A new survey shows a growing appetite for hiring remote workers, but greater reticence about advertising for them. Is this just a time lag thing?
Are businesses more likely to consider hiring someone on a remote basis as a result of Covid?
A new poll shows that there is much more interest, although the number who say they would hire someone remotely contrasts with how many advertise remote working. The poll of 280 business leaders, conducted by Management Today (MT) and Hays, found 55 per cent would now be more likely to consider hiring an employee who was not within commuting distance to the office, meaning they would work mainly or fully remotely. However, just a third were advertising jobs as either partly or fully based at home. Most, however, anticipated doing so in the future.
Advertising of flexible jobs has long been an issue, whether that is part time [a particular issue for senior jobs], job shares, flexi-hours or remote or hybrid working. Often candidates have to tread the tricky path of when to bring up the subject at interview. This is especially the case for people who already have flexibility in their jobs and are looking to switch. Yet demand is high, especially for remote working jobs and likely to be higher still now.
A recent report from the CBI and Pwc shows that nearly three quarters of employers are reviewing their office space requirements in anticipation of greater remote and hybrid working. There has been a lot of talk about the transformation of the office in the last months, with some announcements that the office is now dead. That is unlikely to be the case, but it will change. Employers are asking themselves what the office is for and how it needs to be reconfigured. Is it for meeting, brainstorming and so forth? Does that change the organisation’s culture and if so, how is that culture maintained across both different offices and remote platforms?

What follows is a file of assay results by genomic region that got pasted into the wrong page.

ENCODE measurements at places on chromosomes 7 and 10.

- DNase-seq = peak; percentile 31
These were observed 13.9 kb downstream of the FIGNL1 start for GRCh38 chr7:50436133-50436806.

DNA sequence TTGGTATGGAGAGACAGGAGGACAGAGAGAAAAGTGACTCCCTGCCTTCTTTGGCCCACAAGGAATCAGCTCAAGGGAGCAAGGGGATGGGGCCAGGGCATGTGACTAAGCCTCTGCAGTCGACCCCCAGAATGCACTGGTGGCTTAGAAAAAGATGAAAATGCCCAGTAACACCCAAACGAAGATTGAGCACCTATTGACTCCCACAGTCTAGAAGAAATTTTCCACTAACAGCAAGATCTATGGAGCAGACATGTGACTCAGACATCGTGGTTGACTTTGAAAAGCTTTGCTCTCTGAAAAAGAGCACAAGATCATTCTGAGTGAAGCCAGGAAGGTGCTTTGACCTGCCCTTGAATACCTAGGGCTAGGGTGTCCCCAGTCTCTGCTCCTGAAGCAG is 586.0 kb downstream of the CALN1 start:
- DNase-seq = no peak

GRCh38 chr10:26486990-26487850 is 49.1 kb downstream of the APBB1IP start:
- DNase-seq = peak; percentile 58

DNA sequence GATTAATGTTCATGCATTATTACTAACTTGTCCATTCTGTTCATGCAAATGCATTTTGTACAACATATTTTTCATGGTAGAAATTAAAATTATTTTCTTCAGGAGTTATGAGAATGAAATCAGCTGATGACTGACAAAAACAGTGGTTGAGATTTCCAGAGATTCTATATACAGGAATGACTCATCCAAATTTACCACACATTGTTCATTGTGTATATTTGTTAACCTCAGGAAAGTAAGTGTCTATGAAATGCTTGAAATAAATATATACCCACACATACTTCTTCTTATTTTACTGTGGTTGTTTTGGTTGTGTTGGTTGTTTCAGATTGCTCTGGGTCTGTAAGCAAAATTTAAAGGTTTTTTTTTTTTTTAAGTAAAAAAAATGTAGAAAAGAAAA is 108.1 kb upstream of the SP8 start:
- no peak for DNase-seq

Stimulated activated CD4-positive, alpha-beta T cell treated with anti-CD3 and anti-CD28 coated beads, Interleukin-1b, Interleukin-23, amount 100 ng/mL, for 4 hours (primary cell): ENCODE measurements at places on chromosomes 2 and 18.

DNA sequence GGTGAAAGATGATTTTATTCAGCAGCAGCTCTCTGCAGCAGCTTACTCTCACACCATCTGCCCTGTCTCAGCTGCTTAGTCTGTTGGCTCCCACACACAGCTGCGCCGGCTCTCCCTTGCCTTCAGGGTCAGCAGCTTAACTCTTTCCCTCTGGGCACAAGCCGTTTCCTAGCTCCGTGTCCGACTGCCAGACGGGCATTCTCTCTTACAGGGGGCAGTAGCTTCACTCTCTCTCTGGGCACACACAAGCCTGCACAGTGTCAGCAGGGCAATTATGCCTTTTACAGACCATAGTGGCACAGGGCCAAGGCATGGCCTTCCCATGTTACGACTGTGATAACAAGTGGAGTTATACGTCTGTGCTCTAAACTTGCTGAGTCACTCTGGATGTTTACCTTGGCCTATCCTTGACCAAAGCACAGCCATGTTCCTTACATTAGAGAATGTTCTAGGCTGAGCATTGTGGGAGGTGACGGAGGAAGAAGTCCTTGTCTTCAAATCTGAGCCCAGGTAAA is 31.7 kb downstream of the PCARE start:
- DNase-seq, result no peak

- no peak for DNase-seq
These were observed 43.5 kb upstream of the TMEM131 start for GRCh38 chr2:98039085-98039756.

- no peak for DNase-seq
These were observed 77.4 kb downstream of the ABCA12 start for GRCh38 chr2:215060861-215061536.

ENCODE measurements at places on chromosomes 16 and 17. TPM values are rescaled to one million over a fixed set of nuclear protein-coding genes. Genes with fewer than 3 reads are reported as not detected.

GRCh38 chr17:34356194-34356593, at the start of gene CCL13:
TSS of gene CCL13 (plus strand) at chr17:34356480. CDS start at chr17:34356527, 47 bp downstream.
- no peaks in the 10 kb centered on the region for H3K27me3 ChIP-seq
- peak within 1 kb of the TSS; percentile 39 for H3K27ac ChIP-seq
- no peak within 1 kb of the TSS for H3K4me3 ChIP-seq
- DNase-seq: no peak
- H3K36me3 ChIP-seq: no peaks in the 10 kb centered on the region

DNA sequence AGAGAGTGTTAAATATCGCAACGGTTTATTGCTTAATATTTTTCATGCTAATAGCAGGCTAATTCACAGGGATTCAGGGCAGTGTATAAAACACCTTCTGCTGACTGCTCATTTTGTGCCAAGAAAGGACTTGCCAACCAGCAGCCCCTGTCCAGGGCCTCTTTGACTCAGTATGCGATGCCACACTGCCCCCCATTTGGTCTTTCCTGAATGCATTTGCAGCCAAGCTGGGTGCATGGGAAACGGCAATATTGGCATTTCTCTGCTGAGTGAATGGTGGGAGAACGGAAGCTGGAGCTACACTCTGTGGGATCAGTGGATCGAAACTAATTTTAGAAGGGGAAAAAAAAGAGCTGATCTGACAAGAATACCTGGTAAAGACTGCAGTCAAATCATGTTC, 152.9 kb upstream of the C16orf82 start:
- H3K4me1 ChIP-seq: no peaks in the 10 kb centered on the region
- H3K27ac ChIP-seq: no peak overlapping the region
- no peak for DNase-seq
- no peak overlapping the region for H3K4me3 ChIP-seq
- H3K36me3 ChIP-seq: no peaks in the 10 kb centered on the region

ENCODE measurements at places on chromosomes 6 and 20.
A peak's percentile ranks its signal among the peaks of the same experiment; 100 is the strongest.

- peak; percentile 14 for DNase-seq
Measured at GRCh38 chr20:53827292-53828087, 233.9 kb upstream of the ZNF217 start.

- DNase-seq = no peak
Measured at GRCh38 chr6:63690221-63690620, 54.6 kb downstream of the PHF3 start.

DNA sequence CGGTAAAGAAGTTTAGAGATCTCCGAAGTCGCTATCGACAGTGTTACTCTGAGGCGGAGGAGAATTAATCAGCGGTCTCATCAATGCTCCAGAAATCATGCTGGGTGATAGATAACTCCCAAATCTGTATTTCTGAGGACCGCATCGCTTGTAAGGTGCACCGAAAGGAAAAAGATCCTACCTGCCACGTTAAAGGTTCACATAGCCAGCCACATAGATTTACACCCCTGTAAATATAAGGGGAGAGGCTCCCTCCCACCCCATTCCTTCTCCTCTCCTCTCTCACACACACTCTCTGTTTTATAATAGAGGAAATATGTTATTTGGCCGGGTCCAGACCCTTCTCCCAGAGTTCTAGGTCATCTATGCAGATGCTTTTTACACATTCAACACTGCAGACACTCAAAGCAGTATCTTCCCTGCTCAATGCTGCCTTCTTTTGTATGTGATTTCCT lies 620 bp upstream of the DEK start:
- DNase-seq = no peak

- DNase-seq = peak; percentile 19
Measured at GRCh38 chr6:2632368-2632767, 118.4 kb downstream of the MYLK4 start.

It has been interesting to observe the discussions as someone who has worked for a remote employer for over a decade. It’s a small company, but there is a definite culture of support and shared values. All the talk about remote workers not being able to forge relationships doesn’t ring true either. Maybe that is because the organisation I work for is small, but larger organisations also operate within smaller teams. I do meet up with colleagues from time to time for social and work-based events, though not in the last few months. However, we do meet online for social events – this week there was an online mindfulness session. For work, we have regular zoom meetings and, before Covid, conference calls. We IM each other regularly. We call each other on the phone. We talk about non-work issues, particularly our children – though this is, of course, linked to the nature of our work. Several of my colleagues came to my daughter’s funeral and they have been of tremendous support in the months after her death. Yes, there can be a sense of isolation that comes with remote working which is not for everyone, but we do all tend to pull together and help each other out. Maybe it’s the nature of the work – or the people. Of course, you can’t extrapolate from one small example, but it’s definitely not like we are all working on our own. Culture at the end of the day is about people and values.
Each organisation and each team will have their own issues and will have to work through these, but that shouldn’t put employers off. It will be interesting to watch over the next months if they do start advertising part or fully remote roles and what the response is. It will also be interesting to watch over time what this does to house prices, smaller cities, rural areas and the like. With a proper, locally developed strategy and funding, it could be transformative.